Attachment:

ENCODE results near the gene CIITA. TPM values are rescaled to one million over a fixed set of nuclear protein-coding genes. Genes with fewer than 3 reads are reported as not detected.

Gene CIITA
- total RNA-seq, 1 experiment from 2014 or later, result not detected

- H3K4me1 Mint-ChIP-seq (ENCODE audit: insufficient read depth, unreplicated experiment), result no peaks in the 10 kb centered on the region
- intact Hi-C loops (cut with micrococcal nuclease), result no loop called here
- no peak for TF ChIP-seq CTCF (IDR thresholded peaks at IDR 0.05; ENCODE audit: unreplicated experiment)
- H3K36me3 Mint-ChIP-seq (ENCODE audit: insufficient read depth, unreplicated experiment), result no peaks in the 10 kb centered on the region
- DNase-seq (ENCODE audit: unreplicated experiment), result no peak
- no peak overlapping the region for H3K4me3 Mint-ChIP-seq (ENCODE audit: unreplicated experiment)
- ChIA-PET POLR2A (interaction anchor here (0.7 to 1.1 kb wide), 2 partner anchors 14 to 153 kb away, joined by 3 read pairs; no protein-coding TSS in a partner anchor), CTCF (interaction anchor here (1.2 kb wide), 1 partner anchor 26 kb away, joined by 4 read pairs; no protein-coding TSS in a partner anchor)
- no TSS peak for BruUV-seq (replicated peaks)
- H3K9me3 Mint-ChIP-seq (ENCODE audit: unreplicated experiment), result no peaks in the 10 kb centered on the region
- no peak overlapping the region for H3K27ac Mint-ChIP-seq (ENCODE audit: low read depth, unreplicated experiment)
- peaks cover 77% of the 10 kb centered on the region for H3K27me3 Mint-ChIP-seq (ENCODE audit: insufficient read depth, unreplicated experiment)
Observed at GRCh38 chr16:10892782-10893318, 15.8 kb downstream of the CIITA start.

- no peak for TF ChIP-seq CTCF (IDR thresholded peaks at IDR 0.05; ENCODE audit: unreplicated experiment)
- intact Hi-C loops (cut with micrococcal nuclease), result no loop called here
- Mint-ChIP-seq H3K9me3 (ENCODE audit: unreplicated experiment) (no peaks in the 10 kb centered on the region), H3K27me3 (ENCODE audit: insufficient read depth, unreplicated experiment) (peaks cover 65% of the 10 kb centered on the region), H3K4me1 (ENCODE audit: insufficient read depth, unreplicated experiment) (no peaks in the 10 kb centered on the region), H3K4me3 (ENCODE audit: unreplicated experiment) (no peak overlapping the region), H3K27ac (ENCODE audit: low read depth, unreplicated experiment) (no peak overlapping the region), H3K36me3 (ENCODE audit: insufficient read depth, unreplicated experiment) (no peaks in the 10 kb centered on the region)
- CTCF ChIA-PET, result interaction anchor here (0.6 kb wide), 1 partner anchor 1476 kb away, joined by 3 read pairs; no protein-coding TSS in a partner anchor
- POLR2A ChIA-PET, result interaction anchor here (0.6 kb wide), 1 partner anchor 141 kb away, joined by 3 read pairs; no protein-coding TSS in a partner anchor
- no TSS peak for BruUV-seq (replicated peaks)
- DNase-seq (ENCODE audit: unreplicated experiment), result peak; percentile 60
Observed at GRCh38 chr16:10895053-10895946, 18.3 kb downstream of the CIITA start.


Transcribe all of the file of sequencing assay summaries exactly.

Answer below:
ENCODE results near the gene CIITA. TPM values are rescaled to one million over a fixed set of nuclear protein-coding genes. Genes with fewer than 3 reads are reported as not detected.

Gene CIITA
- total RNA-seq, 1 experiment from 2014 or later, result not detected

- H3K4me1 Mint-ChIP-seq (ENCODE audit: insufficient read depth, unreplicated experiment), result no peaks in the 10 kb centered on the region
- intact Hi-C loops (cut with micrococcal nuclease), result no loop called here
- no peak for TF ChIP-seq CTCF (IDR thresholded peaks at IDR 0.05; ENCODE audit: unreplicated experiment)
- H3K36me3 Mint-ChIP-seq (ENCODE audit: insufficient read depth, unreplicated experiment), result no peaks in the 10 kb centered on the region
- DNase-seq (ENCODE audit: unreplicated experiment), result no peak
- no peak overlapping the region for H3K4me3 Mint-ChIP-seq (ENCODE audit: unreplicated experiment)
- ChIA-PET POLR2A (interaction anchor here (0.7 to 1.1 kb wide), 2 partner anchors 14 to 153 kb away, joined by 3 read pairs; no protein-coding TSS in a partner anchor), CTCF (interaction anchor here (1.2 kb wide), 1 partner anchor 26 kb away, joined by 4 read pairs; no protein-coding TSS in a partner anchor)
- no TSS peak for BruUV-seq (replicated peaks)
- H3K9me3 Mint-ChIP-seq (ENCODE audit: unreplicated experiment), result no peaks in the 10 kb centered on the region
- no peak overlapping the region for H3K27ac Mint-ChIP-seq (ENCODE audit: low read depth, unreplicated experiment)
- peaks cover 77% of the 10 kb centered on the region for H3K27me3 Mint-ChIP-seq (ENCODE audit: insufficient read depth, unreplicated experiment)
Observed at GRCh38 chr16:10892782-10893318, 15.8 kb downstream of the CIITA start.

- no peak for TF ChIP-seq CTCF (IDR thresholded peaks at IDR 0.05; ENCODE audit: unreplicated experiment)
- intact Hi-C loops (cut with micrococcal nuclease), result no loop called here
- Mint-ChIP-seq H3K9me3 (ENCODE audit: unreplicated experiment) (no peaks in the 10 kb centered on the region), H3K27me3 (ENCODE audit: insufficient read depth, unreplicated experiment) (peaks cover 65% of the 10 kb centered on the region), H3K4me1 (ENCODE audit: insufficient read depth, unreplicated experiment) (no peaks in the 10 kb centered on the region), H3K4me3 (ENCODE audit: unreplicated experiment) (no peak overlapping the region), H3K27ac (ENCODE audit: low read depth, unreplicated experiment) (no peak overlapping the region), H3K36me3 (ENCODE audit: insufficient read depth, unreplicated experiment) (no peaks in the 10 kb centered on the region)
- CTCF ChIA-PET, result interaction anchor here (0.6 kb wide), 1 partner anchor 1476 kb away, joined by 3 read pairs; no protein-coding TSS in a partner anchor
- POLR2A ChIA-PET, result interaction anchor here (0.6 kb wide), 1 partner anchor 141 kb away, joined by 3 read pairs; no protein-coding TSS in a partner anchor
- no TSS peak for BruUV-seq (replicated peaks)
- DNase-seq (ENCODE audit: unreplicated experiment), result peak; percentile 60
Observed at GRCh38 chr16:10895053-10895946, 18.3 kb downstream of the CIITA start.